Renzi offers tax break for new mums
ROME – Prime Minister Matteo Renzi has pledged to give 80 euros a month for three years to new mothers in a tax break, along with a promise to reduce taxes, beginning in January 2015.
Currently, the Italian government provides 80 euros monthly to those making under 1500 euros a month, those that qualify for both programs will theoretically have their tax break doubled to 160 euros a month. The new law pledged by Renzi on Sunday would extend that support to all families with children under three years of age regardless of income. What was not mentioned was whether or not those that are in the lowest income bracket, who do not pay taxes, would receive cash instead of a tax break.
The new law is apart of Italy’s larger Stability Program, which was adopted in 2012 with the goals of reaching sustainable employment rates by 2020, reducing the cost of raising children, restoring economic growth and the general modernization of the country.
The Stability Program, which was a response to Italy’s failing economy after the global financial crisis, was largely an attempt to placate a frustrated Italian public by promising future work opportunities, while reducing taxes and stimulating the country's stagnant GDP.
The Stability Program thus far has yielded few results. The overall unemployment rate in Italy has increased from 10.6% in 2012 when the program was adopted, to 12.3% in August of this year. This in conjunction with an average individual tax rate of 43% of income has squeezed the majority of the Italian public into a financial corner.
Prime Minister Renzi’s plan of providing 80 euros a month for new mothers is designed to relieve the pinch felt by families, although it is uncertain how much relief a mere 80 euros a month could provide.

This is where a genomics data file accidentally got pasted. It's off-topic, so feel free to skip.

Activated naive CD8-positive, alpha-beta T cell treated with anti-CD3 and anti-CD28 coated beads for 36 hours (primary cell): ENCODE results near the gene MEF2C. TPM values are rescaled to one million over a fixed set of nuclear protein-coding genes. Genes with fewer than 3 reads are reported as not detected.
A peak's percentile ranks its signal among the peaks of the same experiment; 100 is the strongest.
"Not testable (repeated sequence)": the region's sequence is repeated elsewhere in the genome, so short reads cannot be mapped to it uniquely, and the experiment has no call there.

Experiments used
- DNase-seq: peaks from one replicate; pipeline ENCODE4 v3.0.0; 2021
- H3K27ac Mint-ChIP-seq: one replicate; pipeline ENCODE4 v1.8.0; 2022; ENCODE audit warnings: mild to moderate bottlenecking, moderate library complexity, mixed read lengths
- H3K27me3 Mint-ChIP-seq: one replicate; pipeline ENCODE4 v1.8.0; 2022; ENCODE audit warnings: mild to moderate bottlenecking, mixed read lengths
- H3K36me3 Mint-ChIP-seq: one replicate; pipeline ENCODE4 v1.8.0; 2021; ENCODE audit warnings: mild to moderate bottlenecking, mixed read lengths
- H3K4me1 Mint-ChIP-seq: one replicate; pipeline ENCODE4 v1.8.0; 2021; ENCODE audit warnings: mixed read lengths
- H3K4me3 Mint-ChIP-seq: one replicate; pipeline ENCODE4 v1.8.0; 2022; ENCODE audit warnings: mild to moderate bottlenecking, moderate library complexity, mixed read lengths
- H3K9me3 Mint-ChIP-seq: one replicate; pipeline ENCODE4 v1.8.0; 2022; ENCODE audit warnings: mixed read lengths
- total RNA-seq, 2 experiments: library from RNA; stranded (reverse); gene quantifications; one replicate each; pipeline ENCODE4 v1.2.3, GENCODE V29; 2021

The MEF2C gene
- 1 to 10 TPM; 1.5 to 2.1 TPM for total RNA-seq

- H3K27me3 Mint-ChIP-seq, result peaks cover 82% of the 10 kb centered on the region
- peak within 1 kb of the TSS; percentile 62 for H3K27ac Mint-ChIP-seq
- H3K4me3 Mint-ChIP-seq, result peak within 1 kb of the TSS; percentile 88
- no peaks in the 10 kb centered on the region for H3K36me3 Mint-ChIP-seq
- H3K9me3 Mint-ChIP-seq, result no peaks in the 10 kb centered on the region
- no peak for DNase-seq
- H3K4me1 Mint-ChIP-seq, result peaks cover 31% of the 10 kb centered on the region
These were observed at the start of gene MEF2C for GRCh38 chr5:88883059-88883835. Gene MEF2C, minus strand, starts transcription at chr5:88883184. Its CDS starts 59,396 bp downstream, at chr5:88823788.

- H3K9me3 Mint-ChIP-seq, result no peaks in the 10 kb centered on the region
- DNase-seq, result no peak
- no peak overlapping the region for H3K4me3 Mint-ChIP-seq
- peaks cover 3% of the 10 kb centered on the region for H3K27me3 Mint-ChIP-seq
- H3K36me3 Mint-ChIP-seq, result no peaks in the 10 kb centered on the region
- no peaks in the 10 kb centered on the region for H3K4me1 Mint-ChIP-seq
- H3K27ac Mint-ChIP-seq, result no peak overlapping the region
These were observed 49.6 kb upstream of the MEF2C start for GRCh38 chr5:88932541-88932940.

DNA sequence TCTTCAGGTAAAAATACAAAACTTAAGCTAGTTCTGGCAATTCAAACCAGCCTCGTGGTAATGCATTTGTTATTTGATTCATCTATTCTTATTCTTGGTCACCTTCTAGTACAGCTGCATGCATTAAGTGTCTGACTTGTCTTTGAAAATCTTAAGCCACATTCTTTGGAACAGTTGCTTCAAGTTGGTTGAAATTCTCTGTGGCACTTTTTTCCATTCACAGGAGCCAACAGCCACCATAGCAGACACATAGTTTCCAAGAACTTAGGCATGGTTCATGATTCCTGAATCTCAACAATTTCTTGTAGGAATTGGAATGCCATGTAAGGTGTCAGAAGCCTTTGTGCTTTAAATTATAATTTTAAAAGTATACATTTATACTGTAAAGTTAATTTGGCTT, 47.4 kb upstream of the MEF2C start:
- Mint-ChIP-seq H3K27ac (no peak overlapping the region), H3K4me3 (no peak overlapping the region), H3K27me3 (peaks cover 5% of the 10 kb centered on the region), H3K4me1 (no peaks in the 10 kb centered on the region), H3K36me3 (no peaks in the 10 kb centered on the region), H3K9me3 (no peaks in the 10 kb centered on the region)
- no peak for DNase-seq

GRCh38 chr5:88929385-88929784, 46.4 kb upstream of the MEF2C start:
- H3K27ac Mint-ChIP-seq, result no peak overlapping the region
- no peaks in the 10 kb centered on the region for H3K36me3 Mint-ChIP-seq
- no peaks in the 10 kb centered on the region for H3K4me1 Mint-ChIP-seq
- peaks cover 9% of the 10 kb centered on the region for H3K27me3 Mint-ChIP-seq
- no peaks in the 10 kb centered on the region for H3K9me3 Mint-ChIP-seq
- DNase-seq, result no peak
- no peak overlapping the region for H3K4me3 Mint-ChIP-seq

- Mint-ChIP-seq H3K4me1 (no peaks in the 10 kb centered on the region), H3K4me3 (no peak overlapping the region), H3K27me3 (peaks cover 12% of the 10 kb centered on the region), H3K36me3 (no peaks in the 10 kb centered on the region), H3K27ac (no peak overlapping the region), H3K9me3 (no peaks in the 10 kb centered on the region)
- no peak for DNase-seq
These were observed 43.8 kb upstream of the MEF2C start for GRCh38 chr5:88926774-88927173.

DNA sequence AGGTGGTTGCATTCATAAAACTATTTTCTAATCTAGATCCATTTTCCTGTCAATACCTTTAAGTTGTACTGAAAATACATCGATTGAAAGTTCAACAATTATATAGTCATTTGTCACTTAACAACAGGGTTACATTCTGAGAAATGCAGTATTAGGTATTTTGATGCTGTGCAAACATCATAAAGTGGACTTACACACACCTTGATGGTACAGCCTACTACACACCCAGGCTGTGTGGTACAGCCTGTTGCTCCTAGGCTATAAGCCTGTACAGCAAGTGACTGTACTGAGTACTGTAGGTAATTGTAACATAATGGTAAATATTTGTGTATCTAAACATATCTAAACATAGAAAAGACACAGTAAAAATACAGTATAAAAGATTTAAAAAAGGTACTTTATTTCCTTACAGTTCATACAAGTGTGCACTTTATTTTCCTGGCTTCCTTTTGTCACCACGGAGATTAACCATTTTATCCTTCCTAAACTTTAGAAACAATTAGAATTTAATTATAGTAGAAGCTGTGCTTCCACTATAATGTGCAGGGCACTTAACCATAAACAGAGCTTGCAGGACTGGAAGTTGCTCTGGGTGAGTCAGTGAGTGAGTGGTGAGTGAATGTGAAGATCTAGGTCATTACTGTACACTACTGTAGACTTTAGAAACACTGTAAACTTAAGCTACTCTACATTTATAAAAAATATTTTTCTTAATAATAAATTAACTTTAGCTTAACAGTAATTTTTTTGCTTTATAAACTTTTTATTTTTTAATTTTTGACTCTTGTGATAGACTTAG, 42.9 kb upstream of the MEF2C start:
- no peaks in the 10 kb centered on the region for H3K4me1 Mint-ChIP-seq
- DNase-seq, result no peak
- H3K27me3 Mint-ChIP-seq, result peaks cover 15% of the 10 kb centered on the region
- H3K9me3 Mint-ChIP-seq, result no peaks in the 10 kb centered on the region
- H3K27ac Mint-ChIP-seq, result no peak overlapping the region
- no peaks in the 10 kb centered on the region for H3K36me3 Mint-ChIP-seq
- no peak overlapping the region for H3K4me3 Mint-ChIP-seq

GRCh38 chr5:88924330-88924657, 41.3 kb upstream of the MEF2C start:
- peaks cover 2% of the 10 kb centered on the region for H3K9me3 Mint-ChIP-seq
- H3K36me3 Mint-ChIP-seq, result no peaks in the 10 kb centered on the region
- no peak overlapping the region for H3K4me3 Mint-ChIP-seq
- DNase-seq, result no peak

“For the first time in years the Stability Law of 2015 provides 18 billion euros less in taxes. We understand that Italy cannot ask for more of the usual pay.” Renzi said Sunday night on live television.
The burden upon Italian families has almost reached a breaking point in the country. The increasingly difficult challenge of finding a job that pays well enough to support a child, in conjunction with cost of schooling, healthcare and all other expenses that go into raising children has caused many Italians with children to flee the country, and has caused would be parents to give up on the idea of having children all together.
The most worrisome symptom of the financial burden on families perhaps, is the extreme decline in the Italian population. The birth rate in Italy stands at roughly 8.94 births per 1000 people, while the death rate stands at 10.01% per 1000. This, in conjunction with a rapidly aging population, is devastating Italy’s ability to replenish much needed labor.
Despite the challenges faced by Italy and the Stability Program, Renzi’s pledge of 80 euros a month has been met with popular support.
"This is a very wise solution: we have found the tools to tell who needs the January 1 payroll, and the company’s will be able to ask them, and at the same time the banks will be more free to help businesses to solve the problems of liquidity. We will leave to the citizens the freedom to do as he pleases.” Renzi said, touting his reform of the Stability Program.